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My new email sequences are up and running, and everything is happening behind the scenes like it’s supposed to, and I can track it all while it’s happening. As my lists continue to grow and my audience becomes segmented, I’m preparing for a number of projects that will come out before the end of the year. This work with my email list will definitely support the upcoming needs, and already I’m getting a ton of great feedback from all of you who have gone through these new sequences on my list.

chantal.. yes we love his posts! I compared aweber with benchmail.. both are great, i liked the added polls, and survey ability on benchmail. sign up for both, play around as they both feel different and both have a lot more added features than mail chimp, unless you are just one company, and not doing a lot then mailchimp will be ok. For me no mater how small the intention is always to grow. Good luck
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I’m so glad I stumbled upon this article, I’ve always used mail chimp because of it’s design flexibility, I sold my own products so I didn’t have any issues but now that I’m getting ready to launch a marketing blog, I’m sure going to make the switch to awebber. Thanks for writing such a good an honest article. I like your blog, let’s keep in touch.
The key is when visitors hit your blog it needs to look like something. This will lure visitors to want to sign up for your mailing list in exchange for something of value that you offer. This could be a special report, an ebook or some other free gift. Marketers call these “lead magnets” because you’re attracting leads that you can eventually convert as you sell them products and services.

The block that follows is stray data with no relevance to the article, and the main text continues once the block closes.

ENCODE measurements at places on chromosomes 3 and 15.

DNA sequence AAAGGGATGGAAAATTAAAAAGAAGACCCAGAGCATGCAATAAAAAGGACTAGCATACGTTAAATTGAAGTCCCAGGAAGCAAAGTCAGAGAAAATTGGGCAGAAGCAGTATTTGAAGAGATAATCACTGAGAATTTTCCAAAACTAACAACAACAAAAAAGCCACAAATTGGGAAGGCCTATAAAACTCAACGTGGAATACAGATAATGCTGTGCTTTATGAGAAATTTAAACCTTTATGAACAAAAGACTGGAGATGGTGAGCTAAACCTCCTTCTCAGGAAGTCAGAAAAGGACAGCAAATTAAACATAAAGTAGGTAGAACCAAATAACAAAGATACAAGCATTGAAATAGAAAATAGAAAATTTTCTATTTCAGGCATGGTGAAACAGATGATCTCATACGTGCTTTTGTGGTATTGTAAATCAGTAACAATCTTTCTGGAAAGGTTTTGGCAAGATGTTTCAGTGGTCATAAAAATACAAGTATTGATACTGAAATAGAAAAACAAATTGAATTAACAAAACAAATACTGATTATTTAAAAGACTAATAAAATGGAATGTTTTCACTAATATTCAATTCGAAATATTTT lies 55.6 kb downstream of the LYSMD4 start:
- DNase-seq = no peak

You can turn off confirmed opt-ins in AWeber, but it’s not recommended, which your story verifies. One of the reasons that AWeber has a high deliverability rate is the lack of spam going out via the service. So when importing a list it does suck to have to send out a bunch of emails, but it keep their service up and going, and our emails being delivered.

Thanks for bringing that subject up! Having you used both of these services in the past 2 years, I prefer Aweber over Mailchimp. For me it comes down to usability and efficiency, which Aweber just does better than Mailchimp. Having said that, I do like the value Mailchimp brings to the table for new startups with their free service. Also I do admit that giving away 2,000 subscribers to everyone – that’s just huge, yet clever at the same time.

Instead of simply sending out a broadcast sporadically, why not choose to create a newsletter.  That way, you can send one out each week/month that includes said promotions, offers, site updates, etc. in one place.  That way, subscribers won’t get annoyed of you sending out too much content to them, as they can expect to get everything in your regular newsletter.